The next bugs I’ll be tacking are around markers as they are not syncing correctly at the moment. I hope to have them working again early next week.
I’ve also got a server patch to finish, improving how we handle changelogs and client error logging. The latter is just about organizing the data we already have, but it should mean I can track down erroring boards without having to bother as many players.
However, first, it’s the weekend. So I wish you well and will see you next week with more fixes and features!
This dev-log is an update from just one of the developers. It does not aim to include all the other things that are going on.
This is my first one of these post-release, and it’s been a weird first week, that’s for sure. In some ways, the game has been much more stable than expected. The servers have held up well, and, from watching twitch, it seems a good bunch of people have been able to play, which is great. This meant I could take the weekend off and start the process of catching up on sleep. This was very welcome after the nervous lack of sleep caused by the approval delay.
Now I’m a bit more compos mentis I’m tackling bugs, focussing primarily on any that cause crashes or stop people joining boards.
One bug in line-of-sight is a bit of a blighter and which I’m now waiting on more information on. We have players for whom supportedRandomWriteTargetCount is one, this means that when calling SetRandomWriteTarget you’d think you want to call with index zero. However, as the docs explain:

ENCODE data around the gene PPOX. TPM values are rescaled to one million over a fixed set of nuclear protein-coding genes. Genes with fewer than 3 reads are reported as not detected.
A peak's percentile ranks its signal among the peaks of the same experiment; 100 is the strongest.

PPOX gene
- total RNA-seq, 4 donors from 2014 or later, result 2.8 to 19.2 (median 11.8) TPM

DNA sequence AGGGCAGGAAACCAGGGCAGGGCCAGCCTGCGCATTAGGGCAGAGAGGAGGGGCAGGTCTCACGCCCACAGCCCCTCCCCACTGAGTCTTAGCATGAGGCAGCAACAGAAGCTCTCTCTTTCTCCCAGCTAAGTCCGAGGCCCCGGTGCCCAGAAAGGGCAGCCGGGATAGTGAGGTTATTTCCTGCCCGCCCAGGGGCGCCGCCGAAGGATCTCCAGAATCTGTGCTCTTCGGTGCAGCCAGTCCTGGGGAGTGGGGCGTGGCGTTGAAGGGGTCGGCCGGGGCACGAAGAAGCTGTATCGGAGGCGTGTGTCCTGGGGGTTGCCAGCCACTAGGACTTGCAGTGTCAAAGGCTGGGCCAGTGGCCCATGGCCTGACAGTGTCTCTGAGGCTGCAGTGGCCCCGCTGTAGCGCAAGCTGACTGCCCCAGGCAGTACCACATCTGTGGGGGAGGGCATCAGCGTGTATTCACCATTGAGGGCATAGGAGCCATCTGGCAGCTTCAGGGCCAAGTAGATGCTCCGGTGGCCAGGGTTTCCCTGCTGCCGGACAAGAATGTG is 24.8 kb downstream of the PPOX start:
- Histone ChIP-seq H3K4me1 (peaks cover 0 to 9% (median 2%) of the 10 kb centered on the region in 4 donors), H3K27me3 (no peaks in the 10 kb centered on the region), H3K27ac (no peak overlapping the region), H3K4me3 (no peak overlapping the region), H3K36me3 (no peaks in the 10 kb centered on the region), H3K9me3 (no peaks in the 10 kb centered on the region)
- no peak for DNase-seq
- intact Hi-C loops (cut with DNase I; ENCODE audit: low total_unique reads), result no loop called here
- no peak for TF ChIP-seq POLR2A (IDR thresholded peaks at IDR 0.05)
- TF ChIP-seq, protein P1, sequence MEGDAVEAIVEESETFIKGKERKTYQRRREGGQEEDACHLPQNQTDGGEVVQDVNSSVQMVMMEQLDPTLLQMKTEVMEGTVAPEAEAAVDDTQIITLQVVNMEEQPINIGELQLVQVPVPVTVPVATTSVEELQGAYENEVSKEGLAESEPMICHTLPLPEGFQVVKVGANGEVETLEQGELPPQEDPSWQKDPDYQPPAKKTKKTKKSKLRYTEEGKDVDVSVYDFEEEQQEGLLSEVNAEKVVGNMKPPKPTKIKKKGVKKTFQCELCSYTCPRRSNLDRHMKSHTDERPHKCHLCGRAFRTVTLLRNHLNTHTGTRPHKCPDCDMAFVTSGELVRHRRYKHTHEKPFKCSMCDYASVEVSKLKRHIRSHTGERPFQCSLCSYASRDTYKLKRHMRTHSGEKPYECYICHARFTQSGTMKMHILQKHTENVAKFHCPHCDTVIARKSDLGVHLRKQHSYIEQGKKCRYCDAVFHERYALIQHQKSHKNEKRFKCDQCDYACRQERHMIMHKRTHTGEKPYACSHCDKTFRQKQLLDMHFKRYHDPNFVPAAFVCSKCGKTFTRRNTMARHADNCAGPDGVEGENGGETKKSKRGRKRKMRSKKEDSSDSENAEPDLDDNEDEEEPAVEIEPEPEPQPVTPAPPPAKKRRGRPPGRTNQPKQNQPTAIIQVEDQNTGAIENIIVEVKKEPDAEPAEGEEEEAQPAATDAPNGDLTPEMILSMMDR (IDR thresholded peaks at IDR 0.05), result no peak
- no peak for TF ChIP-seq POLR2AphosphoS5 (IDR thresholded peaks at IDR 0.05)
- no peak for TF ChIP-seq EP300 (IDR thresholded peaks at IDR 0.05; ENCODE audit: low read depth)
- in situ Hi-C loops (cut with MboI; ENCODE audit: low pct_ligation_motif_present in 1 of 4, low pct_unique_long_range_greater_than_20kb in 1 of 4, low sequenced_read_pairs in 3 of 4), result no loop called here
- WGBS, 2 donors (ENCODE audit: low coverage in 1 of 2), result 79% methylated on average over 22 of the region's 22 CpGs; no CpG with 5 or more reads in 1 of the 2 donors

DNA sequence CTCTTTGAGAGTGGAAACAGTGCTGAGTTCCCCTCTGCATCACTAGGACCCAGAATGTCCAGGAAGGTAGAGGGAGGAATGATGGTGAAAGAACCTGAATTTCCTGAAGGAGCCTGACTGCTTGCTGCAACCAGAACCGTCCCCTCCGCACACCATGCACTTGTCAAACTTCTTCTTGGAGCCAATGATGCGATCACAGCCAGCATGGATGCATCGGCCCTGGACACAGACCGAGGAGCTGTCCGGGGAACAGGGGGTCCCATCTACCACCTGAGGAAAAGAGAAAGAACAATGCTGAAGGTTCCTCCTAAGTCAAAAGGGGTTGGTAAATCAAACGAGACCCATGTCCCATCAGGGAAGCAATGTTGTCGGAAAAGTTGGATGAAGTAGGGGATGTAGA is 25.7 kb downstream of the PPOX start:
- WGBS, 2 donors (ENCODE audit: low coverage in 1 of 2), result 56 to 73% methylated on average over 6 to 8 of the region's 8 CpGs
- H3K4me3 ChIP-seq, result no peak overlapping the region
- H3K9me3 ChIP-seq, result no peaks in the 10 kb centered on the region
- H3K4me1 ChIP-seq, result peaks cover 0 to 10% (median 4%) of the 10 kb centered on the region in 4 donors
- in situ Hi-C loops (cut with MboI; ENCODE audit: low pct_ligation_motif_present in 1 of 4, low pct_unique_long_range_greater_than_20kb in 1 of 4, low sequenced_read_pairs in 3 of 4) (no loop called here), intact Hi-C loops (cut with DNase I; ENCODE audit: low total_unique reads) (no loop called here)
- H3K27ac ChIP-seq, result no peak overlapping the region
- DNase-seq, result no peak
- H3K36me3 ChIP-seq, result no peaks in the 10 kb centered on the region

The UAV indexing varies a bit between different platforms. On DX11 the first valid UAV index is the number of active render targets. So the common case of single render target the UAV indexing will start from 1. Platforms using automatically translated HLSL shaders will match this behaviour. However, with hand-written GLSL shaders the indexes will match the bindings. On PS4 the indexing starts always from 1 to match the most common case.
SetRandomWriteTarget checks if the index is greater-than or equal to
supportedRandomWriteTargetCount, and if so throws an out of range exception.
I’m fairly sure this means that the one random-write-target that
supportedRandomWriteTargetCount is referring to must be the render-target. If so, it means that I’ll need a new approach for line-of-sight on these GPUs. What a pain :D 
That aside, the next patch will have (amongst other things) a few small fixes to issues stopping players from joining boards.
Have a good one folks
 In future, we will be focusing on supporting lower-end machines. It is its own art, so we are trying to get the game proper functioning well first.